Check Out Subversive New Alphabet Book “P is for Pussy”

A is for Ass… B is for Blow… dare I turn the page to find out what C stands for? Of course I do, because I'm dying to learn what other words author Elissa Blount Moorhead has selected for each letter of the alphabet in her new children's book, P is for Pussy.

Beautifully illustrated by Meltem Sahin, the book is a hilarious study in double (and triple) entendres. The celebration of 26 words is steeped in references to sex-positive feminine power, hip-hop culture, African American vernacular, and recreational drug use. What makes a joke funny often rests upon who's in on it—P is for Pussy has plenty of culturally specific witticisms. The idea of who “gets” the punchline (and who doesn't) is a part of what the book plays with: the joyful experience of language and its multiplicity of meanings when examined in different contexts.

I read P is for Pussy with delight, each page a wonderful, exuberant surprise. Author Blount Moorhead and illustrator Sahin spoke with me by phone about the book's inception, their collaborative process, and whether they'll work on another project together (I hope so!).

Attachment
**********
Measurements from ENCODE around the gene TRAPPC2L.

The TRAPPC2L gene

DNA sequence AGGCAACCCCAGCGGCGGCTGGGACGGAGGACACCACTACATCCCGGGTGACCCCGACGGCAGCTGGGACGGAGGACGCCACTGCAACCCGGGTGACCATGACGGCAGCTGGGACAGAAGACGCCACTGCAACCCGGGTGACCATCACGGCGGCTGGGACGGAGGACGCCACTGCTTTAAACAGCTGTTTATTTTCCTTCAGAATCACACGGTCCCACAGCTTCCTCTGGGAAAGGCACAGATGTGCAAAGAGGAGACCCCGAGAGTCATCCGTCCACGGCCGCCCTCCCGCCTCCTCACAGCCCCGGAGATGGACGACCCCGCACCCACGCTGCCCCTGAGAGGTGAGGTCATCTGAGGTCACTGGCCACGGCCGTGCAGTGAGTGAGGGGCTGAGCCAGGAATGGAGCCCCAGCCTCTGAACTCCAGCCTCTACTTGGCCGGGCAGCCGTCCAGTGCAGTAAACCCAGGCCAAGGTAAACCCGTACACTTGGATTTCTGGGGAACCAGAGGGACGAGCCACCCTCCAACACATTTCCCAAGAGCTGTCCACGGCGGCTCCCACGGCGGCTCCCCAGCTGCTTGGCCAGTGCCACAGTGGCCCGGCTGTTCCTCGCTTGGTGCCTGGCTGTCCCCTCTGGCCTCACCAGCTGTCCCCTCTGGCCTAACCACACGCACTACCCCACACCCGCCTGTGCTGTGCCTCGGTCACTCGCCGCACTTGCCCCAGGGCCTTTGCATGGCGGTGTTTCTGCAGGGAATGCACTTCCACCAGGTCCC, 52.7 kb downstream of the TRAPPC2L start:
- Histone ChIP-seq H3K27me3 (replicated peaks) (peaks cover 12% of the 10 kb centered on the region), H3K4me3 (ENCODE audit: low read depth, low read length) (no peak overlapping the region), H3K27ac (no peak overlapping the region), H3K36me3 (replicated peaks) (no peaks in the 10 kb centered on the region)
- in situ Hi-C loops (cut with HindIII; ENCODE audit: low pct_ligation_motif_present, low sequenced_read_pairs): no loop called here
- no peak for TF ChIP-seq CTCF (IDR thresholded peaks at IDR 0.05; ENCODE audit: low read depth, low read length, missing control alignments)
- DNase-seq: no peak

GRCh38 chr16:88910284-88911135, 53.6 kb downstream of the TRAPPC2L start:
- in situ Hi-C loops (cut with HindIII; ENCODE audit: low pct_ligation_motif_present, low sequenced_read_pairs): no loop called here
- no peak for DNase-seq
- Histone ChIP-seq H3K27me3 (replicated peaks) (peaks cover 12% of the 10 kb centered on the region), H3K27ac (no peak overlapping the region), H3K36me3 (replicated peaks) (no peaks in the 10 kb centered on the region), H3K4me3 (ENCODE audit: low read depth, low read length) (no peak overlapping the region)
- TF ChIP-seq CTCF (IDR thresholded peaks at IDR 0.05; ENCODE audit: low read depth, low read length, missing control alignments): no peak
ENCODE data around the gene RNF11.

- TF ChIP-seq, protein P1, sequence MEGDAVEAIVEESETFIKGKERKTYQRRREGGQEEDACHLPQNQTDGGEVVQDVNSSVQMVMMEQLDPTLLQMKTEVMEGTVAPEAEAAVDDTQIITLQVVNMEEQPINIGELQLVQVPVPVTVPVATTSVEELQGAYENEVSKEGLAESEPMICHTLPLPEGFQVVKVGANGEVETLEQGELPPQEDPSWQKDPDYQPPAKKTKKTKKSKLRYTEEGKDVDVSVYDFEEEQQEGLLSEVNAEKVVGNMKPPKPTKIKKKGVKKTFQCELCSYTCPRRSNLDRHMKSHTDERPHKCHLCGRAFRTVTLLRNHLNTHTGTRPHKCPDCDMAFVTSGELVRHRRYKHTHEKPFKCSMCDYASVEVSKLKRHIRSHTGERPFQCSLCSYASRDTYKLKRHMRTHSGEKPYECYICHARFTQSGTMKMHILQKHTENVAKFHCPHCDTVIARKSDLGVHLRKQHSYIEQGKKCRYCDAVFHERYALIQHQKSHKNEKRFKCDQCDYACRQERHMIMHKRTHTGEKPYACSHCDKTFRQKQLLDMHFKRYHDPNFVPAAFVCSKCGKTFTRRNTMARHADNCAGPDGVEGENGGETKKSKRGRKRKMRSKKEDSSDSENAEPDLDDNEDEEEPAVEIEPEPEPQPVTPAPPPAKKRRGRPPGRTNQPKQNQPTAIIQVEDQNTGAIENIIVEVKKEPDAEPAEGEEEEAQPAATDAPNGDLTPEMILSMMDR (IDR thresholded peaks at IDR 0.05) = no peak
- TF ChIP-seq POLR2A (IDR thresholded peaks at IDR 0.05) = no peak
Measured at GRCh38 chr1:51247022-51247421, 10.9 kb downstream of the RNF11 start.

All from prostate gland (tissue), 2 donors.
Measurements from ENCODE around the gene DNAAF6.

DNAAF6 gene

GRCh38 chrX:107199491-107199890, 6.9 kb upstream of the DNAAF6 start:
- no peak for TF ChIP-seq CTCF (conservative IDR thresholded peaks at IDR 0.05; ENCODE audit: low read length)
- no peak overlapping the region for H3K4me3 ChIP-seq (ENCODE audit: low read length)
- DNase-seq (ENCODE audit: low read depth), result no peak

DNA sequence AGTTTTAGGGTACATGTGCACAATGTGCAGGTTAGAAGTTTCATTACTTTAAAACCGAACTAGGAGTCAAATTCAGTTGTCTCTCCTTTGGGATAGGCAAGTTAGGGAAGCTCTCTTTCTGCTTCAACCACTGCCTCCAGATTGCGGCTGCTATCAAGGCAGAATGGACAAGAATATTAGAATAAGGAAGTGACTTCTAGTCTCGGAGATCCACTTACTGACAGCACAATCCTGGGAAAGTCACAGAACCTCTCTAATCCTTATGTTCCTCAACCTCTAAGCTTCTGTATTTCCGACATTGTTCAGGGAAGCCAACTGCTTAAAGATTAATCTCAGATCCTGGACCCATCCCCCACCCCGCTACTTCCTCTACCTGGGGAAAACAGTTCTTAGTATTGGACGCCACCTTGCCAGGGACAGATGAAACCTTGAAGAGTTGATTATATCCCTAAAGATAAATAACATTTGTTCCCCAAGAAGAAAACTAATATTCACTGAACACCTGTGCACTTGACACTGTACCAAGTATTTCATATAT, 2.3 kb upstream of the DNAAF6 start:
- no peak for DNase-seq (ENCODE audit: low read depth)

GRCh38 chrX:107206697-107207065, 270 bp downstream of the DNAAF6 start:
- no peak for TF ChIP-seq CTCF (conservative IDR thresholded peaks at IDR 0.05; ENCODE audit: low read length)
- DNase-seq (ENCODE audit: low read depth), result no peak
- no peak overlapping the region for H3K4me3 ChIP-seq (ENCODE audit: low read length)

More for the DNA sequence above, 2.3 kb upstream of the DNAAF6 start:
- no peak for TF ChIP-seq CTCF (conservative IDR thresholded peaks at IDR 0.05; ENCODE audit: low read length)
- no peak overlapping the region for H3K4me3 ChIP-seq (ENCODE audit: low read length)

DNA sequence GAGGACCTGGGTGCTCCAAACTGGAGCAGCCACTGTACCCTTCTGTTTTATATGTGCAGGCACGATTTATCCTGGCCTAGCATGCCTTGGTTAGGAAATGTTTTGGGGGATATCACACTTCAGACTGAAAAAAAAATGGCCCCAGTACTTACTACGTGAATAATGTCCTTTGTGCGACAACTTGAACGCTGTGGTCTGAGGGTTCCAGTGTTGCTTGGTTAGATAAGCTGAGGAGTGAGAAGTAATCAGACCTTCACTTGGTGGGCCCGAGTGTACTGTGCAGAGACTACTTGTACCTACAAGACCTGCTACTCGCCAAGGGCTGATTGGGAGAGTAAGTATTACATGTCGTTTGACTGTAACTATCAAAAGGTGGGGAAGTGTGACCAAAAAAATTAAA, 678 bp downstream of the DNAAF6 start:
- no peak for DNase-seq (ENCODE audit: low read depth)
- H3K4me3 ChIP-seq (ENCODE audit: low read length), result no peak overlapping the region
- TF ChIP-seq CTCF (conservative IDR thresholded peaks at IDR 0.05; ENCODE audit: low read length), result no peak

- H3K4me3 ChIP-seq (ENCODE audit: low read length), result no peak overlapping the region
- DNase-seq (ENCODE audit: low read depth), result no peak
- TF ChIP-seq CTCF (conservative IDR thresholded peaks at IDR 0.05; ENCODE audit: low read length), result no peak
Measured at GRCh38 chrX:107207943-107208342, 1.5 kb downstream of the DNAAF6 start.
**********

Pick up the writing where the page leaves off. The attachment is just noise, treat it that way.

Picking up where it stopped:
Author Elissa Blount-Moorhead and illustrator Meltem Sahin

JEAN HO: How did the two of you come together to work on P is for Pussy?

ELISSA BLOUNT MOORHEAD: It took many, many years. The initial idea was that I would do something as a response to wanting smarter, funnier children's books that would appeal to parents on one level and to kids on another level, in the way that the Muppets did in the seventies. I just started playing with language and did years and years of revisions.

Fast forward six or seven years, I came to MICA's [Maryland Institute College of Art] illustration MFA program. We did a semester-long charrette process with the students in the program where I described my intent and talked through a lot of ways to visually communicate the ideas. It was pretty incredible. Everyone made an attempt to do most of the letters and Meltem stood out the most in terms of being able to convey the ideas. And the aesthetic of her work was really beautiful, obviously.

MELTEM SAHIN: I had a background in children's illustration before, with three books published in Turkey. When Elissa came to MICA, I was super interested in the project. I found it really brilliant. Actually, it was really interesting to see that some of my classmates felt like they couldn’t do something like that! But for me, I thought about how this is a project that I couldn’t do in Turkey for maybe another 50 years. So this was my chance to get crazy and do whatever I want. I jumped into the book. Some people think that my illustrations can be kind of ugly, but I don't call them ugly. I'm trying to have a humanistic approach.